Flash, the doyen of plugins, will finally be plugged out at the end of 2020.
For the best part of 20 years, Flash was that ubiquitous plugin that enabled most of us to watch videos, play games and do all kinds of interesting stuff.
But it seems that Flash is about to be consigned to the digital graveyard like a lot of other technologies we grew up with, such as CD-ROMs, .EXE files and floppy disks.
‘It’s taken a lot of close work with Adobe, other browsers and major publishers to make sure the web is ready to be Flash-free’
Adobe has confirmed that Flash will be phased out by the end of 2020 and the company will no longer update or distribute the software.
Until then, Adobe will partner with platform players, including Apple, Facebook, Google, Microsoft and Mozilla, to offer security updates in their browsers.
Flash! Will you miss it?
Adobe said in a statement that Flash and its sibling Shockwave were born of necessity and served their purpose.
As open standards such as HTML5, WebGL and WebAssembly arrived, they began to provide many of the capabilities and functions that Flash used to.
“Today, most browser vendors are integrating capabilities once provided by plugins directly into browsers, and deprecating plugins,” Adobe said.
Adobe pointed out that several industries have been built around Flash technology, including gaming, education and video.
“Adobe will continue to support Flash on a number of major OSs and browsers that currently support Flash content through the planned end-of-life (EOL). This will include issuing regular security patches, maintaining OS and browser compatibility, and adding features and capabilities as needed.”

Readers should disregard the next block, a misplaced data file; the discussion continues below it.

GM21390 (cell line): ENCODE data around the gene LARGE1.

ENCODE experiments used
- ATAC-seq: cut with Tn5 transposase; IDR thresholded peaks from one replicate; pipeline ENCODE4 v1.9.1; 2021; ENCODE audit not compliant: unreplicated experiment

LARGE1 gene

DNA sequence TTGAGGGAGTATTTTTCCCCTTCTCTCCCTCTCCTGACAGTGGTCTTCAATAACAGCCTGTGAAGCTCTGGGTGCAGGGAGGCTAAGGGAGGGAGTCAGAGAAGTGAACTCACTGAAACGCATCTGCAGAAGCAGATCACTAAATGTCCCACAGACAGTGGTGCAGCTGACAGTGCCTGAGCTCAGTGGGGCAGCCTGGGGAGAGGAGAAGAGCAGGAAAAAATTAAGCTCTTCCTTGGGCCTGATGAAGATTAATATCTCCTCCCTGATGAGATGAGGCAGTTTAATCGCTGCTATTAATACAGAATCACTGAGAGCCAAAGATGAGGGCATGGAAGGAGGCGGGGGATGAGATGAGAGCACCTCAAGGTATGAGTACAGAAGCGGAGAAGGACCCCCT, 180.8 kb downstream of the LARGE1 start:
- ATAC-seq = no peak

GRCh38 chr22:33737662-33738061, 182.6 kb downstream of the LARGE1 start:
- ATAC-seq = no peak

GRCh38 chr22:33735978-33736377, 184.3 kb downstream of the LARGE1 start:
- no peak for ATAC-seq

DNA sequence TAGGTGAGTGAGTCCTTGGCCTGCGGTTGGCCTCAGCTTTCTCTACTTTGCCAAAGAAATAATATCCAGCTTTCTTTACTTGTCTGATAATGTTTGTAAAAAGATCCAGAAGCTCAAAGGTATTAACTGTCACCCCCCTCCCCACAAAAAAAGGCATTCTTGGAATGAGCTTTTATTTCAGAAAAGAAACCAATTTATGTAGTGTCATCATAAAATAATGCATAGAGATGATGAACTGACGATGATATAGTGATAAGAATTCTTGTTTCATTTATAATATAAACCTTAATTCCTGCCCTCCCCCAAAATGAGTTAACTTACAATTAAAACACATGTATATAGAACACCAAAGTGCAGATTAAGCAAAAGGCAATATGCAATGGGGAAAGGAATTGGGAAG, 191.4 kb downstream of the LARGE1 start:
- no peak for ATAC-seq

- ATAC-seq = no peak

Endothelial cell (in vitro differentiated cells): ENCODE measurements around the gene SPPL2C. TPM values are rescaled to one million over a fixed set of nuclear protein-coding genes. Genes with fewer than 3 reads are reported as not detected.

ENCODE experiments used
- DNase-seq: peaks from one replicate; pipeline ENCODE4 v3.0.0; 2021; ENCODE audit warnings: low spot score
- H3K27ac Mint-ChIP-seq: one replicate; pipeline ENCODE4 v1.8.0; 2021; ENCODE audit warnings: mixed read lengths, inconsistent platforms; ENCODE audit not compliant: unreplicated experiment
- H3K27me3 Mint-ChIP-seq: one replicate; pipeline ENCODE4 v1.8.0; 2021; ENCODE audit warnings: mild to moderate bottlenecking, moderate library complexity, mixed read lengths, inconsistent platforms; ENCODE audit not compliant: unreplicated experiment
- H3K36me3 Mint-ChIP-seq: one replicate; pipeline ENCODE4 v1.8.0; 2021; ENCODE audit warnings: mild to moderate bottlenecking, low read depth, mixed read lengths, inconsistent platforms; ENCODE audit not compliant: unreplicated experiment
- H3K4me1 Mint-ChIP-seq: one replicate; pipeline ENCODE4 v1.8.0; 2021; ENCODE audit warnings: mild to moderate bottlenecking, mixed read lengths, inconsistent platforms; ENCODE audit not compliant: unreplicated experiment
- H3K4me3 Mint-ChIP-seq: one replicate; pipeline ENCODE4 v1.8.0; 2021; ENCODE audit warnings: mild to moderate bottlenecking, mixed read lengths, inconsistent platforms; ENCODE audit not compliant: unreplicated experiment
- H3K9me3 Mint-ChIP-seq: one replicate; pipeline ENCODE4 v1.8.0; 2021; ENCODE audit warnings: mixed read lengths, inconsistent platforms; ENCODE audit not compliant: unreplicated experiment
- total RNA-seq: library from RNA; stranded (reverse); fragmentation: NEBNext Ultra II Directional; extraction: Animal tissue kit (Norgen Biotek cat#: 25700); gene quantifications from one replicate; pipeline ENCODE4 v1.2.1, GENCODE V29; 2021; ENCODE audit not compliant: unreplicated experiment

The company continued: “In addition, we plan to move more aggressively to EOL Flash in certain geographies where unlicensed and outdated versions of Flash Player are being distributed.”
Adobe said it plans to remain at the forefront of the development of new web standards, including HTML5 and the WebAssembly Community Group.
For 20 years, Flash helped shape the web and our multimedia experiences.
But the decline is obvious. In Chrome, for example, three years ago, 80pc of desktop users visited a site with Flash each day. Today, usage is only 17pc and declining.
The beginning of the end for Flash was in 2010 when Steve Jobs decided not to include it on the iPhone, stating that it was too insecure and proprietary, and more suited for desktop than mobile.
The general feeling is mutual: Flash is too unstable for the needs of modern internet browsers, and it seems that few will lament its passing.
Google said it best: “It’s taken a lot of close work with Adobe, other browsers and major publishers to make sure the web is ready to be Flash-free. We’re supportive of Adobe’s announcement today, and we look forward to working with everyone to make the web even better.”